The service layer or ESB provides three key features: connectivity, routing, and transformation. For connectivity, it uses adapters or native interfaces to connect to ERP and CRM applications. It supports multiple protocols (such as HTTP, JMS, and FTP) and can translate between them (such as receive input on an HTTP transport, transform to target schema, and send data over a JMS transport). The ESB also plays the role of service aggregator, when, for example, a service exposed by an application is too fine grained and needs too many calls to get a task done. The ESB front ends these multiple calls by creating a single coarse-grained endpoint for clients to invoke. As shown in Figure 6, the order service exposed by ERP is actually an aggregation of multiple calls to fine-grained APIs. For example, many fine-grained calls must be made in exact sequence (create customer account, create location, create party site, create customer account site, and create customer site use) to create customer information in one ERP system. As a best practice, these fine-grained calls are aggregated in an ESB, such that to the business-process layer, a coarse-grained create customer information service interface is presented. This coarse-grained interface is available not just to the CRM OM business process, but to any business process, making it reusable across the enterprise.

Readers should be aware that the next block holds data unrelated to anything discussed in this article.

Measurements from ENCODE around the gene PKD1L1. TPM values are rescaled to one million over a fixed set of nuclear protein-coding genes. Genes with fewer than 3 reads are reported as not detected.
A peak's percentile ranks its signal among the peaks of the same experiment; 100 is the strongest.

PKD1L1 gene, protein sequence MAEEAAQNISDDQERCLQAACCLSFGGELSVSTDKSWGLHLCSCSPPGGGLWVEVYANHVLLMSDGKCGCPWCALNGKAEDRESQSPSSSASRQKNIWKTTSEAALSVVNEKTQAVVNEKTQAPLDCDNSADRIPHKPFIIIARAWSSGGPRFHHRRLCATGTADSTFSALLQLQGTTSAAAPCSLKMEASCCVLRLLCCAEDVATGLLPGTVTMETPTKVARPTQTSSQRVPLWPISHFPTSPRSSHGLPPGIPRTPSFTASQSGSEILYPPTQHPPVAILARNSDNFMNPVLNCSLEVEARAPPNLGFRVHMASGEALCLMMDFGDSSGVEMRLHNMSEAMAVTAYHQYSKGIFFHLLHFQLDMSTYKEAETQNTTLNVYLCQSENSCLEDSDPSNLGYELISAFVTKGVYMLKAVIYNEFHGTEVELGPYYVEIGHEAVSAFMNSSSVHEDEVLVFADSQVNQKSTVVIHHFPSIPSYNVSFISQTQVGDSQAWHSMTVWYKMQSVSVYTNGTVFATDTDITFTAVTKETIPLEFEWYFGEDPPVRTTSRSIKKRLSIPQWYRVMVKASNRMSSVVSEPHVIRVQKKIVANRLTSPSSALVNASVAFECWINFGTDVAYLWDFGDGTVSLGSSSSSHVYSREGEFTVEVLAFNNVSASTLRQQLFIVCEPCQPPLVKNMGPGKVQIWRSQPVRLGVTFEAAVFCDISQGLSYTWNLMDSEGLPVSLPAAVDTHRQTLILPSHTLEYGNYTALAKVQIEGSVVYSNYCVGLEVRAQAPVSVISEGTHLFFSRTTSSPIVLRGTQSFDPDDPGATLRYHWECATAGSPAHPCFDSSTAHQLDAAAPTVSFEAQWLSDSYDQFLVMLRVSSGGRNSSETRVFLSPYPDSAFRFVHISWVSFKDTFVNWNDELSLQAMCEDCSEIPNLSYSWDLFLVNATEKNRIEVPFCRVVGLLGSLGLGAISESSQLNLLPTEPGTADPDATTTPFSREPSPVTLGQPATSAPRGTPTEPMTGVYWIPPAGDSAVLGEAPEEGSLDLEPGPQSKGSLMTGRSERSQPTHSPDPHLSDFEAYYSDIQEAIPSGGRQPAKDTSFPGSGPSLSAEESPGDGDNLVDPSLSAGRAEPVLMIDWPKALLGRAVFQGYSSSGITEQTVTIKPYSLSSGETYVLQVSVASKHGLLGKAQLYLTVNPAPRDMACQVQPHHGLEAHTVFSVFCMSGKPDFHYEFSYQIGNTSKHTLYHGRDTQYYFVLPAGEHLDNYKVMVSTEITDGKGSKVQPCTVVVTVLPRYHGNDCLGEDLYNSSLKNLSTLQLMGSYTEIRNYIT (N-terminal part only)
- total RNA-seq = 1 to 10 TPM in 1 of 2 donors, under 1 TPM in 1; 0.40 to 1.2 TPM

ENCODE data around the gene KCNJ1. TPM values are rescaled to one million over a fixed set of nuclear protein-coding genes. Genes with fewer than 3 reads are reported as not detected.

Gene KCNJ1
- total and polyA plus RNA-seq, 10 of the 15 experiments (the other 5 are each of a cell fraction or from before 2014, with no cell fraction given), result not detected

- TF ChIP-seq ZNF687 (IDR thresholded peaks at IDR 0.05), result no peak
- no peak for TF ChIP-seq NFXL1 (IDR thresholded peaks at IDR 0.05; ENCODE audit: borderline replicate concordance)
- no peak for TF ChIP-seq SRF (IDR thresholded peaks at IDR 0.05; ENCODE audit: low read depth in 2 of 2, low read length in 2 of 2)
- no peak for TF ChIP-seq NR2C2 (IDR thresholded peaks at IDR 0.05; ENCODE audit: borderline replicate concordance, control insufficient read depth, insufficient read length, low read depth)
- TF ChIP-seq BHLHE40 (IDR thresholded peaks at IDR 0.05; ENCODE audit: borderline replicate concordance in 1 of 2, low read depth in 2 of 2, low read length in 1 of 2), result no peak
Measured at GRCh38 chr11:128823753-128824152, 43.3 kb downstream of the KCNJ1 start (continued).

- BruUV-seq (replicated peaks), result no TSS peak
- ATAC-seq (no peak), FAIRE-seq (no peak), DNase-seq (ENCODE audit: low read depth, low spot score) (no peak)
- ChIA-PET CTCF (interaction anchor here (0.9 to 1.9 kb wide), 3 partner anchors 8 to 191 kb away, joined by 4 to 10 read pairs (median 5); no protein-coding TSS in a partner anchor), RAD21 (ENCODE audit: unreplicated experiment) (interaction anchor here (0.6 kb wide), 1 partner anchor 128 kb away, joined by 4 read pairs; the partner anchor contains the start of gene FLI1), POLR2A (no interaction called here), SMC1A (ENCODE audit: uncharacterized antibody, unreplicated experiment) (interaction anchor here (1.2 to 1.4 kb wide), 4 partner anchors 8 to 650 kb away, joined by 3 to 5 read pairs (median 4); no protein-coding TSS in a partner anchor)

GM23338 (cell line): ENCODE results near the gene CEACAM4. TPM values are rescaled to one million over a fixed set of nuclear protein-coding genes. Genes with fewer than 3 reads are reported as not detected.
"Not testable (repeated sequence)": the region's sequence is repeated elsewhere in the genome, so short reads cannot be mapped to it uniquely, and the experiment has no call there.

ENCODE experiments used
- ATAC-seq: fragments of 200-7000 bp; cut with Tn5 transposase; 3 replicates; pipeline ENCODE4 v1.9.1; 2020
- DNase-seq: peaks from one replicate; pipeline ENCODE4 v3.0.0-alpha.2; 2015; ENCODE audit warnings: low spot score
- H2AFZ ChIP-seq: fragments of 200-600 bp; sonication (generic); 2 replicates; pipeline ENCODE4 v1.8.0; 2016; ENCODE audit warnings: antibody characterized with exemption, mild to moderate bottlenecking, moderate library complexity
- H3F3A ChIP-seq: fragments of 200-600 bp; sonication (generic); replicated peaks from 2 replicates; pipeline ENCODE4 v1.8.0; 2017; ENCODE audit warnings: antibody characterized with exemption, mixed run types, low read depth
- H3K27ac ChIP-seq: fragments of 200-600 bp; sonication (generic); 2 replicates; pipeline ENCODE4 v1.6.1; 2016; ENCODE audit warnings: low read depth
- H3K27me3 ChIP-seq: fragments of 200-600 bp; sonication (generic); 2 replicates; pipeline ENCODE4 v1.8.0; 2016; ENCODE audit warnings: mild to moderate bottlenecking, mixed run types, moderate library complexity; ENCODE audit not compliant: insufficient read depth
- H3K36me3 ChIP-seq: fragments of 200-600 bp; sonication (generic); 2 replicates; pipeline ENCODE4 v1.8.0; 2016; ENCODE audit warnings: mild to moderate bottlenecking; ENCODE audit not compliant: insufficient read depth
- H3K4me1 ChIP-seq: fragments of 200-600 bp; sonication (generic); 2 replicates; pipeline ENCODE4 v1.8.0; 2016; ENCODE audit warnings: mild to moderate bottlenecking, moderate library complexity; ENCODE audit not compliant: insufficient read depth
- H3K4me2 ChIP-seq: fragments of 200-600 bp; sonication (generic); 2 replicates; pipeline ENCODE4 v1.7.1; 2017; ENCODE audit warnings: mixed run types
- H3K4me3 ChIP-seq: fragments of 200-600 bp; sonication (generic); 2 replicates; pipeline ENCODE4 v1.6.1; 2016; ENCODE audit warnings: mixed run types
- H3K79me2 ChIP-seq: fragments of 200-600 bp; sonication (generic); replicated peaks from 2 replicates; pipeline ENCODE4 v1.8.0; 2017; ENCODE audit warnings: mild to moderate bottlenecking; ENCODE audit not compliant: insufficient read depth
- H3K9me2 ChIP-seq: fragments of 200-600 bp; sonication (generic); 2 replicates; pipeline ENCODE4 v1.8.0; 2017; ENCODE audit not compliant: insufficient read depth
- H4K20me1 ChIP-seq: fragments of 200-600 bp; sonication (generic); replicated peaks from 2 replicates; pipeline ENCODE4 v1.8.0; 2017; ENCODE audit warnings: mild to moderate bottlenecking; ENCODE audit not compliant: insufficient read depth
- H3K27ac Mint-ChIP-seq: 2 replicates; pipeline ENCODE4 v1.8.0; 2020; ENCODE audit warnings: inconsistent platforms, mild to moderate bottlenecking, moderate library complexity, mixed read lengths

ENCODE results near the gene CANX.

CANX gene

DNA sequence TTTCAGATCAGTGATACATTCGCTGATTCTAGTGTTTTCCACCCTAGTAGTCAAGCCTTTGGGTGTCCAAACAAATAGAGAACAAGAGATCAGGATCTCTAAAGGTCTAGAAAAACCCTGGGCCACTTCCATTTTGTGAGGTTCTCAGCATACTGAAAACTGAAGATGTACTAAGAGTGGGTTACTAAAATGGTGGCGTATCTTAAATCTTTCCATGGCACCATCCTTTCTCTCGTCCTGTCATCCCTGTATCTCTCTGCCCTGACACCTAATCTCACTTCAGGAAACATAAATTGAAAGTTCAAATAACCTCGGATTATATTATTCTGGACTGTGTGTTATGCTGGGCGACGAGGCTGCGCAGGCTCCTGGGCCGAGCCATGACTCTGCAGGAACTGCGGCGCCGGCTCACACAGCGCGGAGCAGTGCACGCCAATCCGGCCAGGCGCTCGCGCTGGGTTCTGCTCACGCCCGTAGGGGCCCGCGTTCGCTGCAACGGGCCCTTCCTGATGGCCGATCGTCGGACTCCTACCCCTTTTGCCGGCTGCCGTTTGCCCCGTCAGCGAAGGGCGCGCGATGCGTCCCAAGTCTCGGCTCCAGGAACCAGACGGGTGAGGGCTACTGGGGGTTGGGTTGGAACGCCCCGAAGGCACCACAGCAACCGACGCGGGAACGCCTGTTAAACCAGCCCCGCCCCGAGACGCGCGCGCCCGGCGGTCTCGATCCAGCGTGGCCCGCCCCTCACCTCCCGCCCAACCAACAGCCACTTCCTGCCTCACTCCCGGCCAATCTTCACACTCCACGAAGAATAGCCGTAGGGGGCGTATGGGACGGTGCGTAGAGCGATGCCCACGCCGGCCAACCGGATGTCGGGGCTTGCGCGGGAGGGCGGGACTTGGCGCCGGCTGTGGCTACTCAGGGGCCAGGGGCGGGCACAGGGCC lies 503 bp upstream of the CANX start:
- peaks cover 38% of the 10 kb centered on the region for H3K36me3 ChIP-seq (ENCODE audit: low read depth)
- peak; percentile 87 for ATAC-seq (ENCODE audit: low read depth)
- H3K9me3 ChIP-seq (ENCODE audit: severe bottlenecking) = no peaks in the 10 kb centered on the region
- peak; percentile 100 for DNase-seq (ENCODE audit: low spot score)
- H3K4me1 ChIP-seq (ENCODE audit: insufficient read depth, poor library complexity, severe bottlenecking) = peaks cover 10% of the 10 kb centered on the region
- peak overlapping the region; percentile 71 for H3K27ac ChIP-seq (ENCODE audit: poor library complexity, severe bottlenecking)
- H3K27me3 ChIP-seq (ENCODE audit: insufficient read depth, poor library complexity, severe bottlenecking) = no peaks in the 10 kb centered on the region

A key task in building a heterogeneous CRM OM application is transforming the application formats, for example, when an order has a different schema in CRM, ERP, and supply chain applications. Another transformation use case is breaking the order (with many line items) into smaller orders so that each unit is sent to the ERP instance that processes it. This task becomes necessary when parts of the order are fulfilled by different entities, which could be different vendors or even different business units, each running its own ERP instance.